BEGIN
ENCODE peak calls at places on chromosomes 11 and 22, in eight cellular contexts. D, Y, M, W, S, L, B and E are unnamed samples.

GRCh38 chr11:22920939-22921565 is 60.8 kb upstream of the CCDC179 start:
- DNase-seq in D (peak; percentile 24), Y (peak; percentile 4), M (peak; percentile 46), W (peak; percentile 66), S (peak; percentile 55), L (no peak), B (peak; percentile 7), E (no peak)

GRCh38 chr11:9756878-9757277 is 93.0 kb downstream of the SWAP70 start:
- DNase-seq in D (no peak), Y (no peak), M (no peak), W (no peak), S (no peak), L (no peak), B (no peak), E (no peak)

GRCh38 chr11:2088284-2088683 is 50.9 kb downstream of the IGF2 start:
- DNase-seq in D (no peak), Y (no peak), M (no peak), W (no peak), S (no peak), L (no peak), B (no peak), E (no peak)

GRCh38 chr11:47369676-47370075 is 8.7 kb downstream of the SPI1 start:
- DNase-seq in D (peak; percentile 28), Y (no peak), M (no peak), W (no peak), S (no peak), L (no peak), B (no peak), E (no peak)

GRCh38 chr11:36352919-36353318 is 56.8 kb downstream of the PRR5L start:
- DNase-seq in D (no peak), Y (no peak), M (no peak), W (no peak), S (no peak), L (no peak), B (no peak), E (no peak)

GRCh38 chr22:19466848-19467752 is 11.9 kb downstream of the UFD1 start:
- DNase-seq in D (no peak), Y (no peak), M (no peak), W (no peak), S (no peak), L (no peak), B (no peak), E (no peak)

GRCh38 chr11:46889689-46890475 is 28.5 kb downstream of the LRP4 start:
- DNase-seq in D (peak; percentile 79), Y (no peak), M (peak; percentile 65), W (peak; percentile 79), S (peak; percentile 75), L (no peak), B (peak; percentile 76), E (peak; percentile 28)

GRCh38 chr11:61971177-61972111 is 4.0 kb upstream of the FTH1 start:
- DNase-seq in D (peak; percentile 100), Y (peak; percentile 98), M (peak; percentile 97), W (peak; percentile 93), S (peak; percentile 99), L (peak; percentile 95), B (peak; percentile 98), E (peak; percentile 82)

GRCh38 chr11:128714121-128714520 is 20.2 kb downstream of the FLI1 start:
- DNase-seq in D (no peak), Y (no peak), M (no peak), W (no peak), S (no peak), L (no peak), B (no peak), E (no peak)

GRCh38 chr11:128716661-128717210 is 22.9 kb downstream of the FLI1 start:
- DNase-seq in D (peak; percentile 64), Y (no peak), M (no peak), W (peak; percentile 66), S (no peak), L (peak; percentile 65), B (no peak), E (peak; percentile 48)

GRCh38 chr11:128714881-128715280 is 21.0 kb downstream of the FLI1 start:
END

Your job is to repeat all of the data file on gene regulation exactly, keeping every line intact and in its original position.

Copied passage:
ENCODE peak calls at places on chromosomes 11 and 22, in eight cellular contexts. D, Y, M, W, S, L, B and E are unnamed samples.

GRCh38 chr11:22920939-22921565 is 60.8 kb upstream of the CCDC179 start:
- DNase-seq in D (peak; percentile 24), Y (peak; percentile 4), M (peak; percentile 46), W (peak; percentile 66), S (peak; percentile 55), L (no peak), B (peak; percentile 7), E (no peak)

GRCh38 chr11:9756878-9757277 is 93.0 kb downstream of the SWAP70 start:
- DNase-seq in D (no peak), Y (no peak), M (no peak), W (no peak), S (no peak), L (no peak), B (no peak), E (no peak)

GRCh38 chr11:2088284-2088683 is 50.9 kb downstream of the IGF2 start:
- DNase-seq in D (no peak), Y (no peak), M (no peak), W (no peak), S (no peak), L (no peak), B (no peak), E (no peak)

GRCh38 chr11:47369676-47370075 is 8.7 kb downstream of the SPI1 start:
- DNase-seq in D (peak; percentile 28), Y (no peak), M (no peak), W (no peak), S (no peak), L (no peak), B (no peak), E (no peak)

GRCh38 chr11:36352919-36353318 is 56.8 kb downstream of the PRR5L start:
- DNase-seq in D (no peak), Y (no peak), M (no peak), W (no peak), S (no peak), L (no peak), B (no peak), E (no peak)

GRCh38 chr22:19466848-19467752 is 11.9 kb downstream of the UFD1 start:
- DNase-seq in D (no peak), Y (no peak), M (no peak), W (no peak), S (no peak), L (no peak), B (no peak), E (no peak)

GRCh38 chr11:46889689-46890475 is 28.5 kb downstream of the LRP4 start:
- DNase-seq in D (peak; percentile 79), Y (no peak), M (peak; percentile 65), W (peak; percentile 79), S (peak; percentile 75), L (no peak), B (peak; percentile 76), E (peak; percentile 28)

GRCh38 chr11:61971177-61972111 is 4.0 kb upstream of the FTH1 start:
- DNase-seq in D (peak; percentile 100), Y (peak; percentile 98), M (peak; percentile 97), W (peak; percentile 93), S (peak; percentile 99), L (peak; percentile 95), B (peak; percentile 98), E (peak; percentile 82)

GRCh38 chr11:128714121-128714520 is 20.2 kb downstream of the FLI1 start:
- DNase-seq in D (no peak), Y (no peak), M (no peak), W (no peak), S (no peak), L (no peak), B (no peak), E (no peak)

GRCh38 chr11:128716661-128717210 is 22.9 kb downstream of the FLI1 start:
- DNase-seq in D (peak; percentile 64), Y (no peak), M (no peak), W (peak; percentile 66), S (no peak), L (peak; percentile 65), B (no peak), E (peak; percentile 48)

GRCh38 chr11:128714881-128715280 is 21.0 kb downstream of the FLI1 start: